View Full Version : Is the QChar constructor being called to initialize these objects?

30th August 2015, 00:22

I am currently on Chapter 3 of C++ GUI Programming with Qt 4, Second Edition. And in this chapter it looks like two char arguments are passed to a function that requires two QChar arguments. To my understanding QChar is a class, so there must be some way that the char data is passed to the QChar class. Is this data passed to the QChar class by use of it's constructor (even though it's passed as an argument)? Is this unique to Qt or does it happen often in pure C++ also?

I looked at the Documentation of QChar and it looks like it's possible to pass char data to a QChar object's constructor by something like this:

QChar foo='c';
//or even...
QChar bar('c');


void SortDialog::setColumnRange(QChar first, QChar last)




void MainWindow::sort()
SortDialog dialog(this);
QTableWidgetSelectionRange range = spreadsheet->selectedRange();
dialog.setColumnRange('A' + range.leftColumn(),
'A' + range.rightColumn());



I even made a short program to test this:

#include <iostream>

using namespace std;

class myClass {


myClass(char tmp): banana(tmp)

char getBanana(){
return banana;

char banana;

void createTMPClass(myClass tmp) {
cout << "tmp is " << tmp.banana << endl;

int main()
cout << "Hello World!" << endl;
myClass foo;
myClass bar='c';

cout << "foo is " << foo.banana << "\nbar is " << bar.banana << endl;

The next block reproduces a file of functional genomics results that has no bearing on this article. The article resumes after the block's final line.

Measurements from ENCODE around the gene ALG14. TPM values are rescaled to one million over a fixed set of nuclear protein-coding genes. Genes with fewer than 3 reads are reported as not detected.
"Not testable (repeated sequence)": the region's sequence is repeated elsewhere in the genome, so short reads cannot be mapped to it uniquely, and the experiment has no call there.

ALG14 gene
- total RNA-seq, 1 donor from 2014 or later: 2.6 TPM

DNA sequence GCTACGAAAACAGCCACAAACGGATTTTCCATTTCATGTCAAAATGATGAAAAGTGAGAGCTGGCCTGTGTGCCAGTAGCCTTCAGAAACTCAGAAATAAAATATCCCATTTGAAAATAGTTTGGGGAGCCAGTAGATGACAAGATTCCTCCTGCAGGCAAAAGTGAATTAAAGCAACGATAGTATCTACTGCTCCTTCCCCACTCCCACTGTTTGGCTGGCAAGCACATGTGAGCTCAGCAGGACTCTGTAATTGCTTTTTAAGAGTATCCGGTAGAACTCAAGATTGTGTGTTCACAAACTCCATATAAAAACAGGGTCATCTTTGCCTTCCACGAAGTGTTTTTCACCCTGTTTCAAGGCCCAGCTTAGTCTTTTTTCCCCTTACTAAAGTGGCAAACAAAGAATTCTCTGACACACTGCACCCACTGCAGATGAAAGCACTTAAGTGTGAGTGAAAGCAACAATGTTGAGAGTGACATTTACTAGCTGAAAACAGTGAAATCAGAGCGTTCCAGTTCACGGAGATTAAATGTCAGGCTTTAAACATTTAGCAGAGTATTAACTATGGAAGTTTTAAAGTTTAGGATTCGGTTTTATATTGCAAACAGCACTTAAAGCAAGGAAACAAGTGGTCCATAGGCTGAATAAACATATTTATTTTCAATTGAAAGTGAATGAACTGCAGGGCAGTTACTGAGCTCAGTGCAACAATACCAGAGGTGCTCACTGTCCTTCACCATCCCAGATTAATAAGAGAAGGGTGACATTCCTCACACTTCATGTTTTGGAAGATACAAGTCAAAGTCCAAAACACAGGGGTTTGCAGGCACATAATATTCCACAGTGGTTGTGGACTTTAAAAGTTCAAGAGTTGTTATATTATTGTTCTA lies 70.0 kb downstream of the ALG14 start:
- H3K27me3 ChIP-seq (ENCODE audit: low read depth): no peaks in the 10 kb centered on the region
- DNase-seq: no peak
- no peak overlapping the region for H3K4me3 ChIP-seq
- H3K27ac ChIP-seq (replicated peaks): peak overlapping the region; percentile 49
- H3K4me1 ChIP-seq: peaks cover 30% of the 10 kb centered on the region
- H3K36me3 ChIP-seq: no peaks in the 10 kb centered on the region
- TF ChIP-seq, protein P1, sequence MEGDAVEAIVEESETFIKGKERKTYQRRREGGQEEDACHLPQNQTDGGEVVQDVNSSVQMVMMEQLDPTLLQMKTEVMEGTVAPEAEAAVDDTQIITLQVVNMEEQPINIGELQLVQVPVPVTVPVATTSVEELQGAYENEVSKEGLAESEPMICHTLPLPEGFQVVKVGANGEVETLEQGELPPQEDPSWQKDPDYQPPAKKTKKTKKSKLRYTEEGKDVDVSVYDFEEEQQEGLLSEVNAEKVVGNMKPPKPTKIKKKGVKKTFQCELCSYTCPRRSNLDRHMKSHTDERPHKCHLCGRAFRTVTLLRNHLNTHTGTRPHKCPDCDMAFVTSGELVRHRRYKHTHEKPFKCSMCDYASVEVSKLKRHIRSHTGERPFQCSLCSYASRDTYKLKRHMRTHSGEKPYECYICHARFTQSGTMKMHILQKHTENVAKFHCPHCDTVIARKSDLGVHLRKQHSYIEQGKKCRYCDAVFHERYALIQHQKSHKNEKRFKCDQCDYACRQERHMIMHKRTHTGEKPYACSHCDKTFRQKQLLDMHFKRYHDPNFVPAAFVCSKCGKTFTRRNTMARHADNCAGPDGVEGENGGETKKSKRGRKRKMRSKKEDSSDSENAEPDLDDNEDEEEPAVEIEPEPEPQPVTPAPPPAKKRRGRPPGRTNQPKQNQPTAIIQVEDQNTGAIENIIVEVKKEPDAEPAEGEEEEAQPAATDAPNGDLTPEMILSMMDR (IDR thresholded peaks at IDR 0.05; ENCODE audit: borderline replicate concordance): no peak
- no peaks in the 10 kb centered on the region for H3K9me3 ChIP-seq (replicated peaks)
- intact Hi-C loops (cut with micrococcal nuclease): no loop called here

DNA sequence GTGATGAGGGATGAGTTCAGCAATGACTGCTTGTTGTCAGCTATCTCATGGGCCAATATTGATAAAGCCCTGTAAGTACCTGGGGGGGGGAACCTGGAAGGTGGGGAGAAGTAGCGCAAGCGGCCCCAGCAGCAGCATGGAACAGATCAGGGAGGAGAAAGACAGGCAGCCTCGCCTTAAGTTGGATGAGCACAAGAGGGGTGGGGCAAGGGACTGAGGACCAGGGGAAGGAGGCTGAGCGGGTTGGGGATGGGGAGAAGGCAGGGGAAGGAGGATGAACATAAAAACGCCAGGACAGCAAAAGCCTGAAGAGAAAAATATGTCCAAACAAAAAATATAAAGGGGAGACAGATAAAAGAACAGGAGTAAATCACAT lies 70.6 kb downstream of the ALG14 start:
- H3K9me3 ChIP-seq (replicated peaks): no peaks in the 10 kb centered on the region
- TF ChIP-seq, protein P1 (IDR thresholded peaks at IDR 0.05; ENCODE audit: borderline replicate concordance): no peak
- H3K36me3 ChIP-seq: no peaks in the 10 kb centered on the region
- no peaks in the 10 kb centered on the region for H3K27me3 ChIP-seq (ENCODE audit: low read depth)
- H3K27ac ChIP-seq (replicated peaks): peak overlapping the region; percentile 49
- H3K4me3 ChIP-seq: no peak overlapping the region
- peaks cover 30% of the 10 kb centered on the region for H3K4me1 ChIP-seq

return 0;


Hello World!
foo is b
bar is c
tmp is d

If my understanding is correct, this is a constructor being called not a copy constructor. What is this called when passing one data type (like 'char') to a function, where the function's argument (like 'QChar') uses that data type('char') for it's constructor? Is it called casting?

I've been Googling and can't seem to find anything like this. I can find details around constructors and assignment operators, but not specifically of passing two data types to a function that requires two classes. Like this page doesn't describe it:

30th August 2015, 08:44
That is an implicit type conversion.

The C++ compiler is allowed to do these if it has an argument of type A and needs type B and there is a constructor of B that takes A (and either not other arguments or all other arguments have default values).

In your case that is true for the char -> QChar conversion because QChar has a constructor with a single char argument: http://doc.qt.io/qt-5/qchar.html#QChar-9


30th August 2015, 09:29
Thank you so much for letting me know what this called. I'm going to google more about it and so far I think I understand it.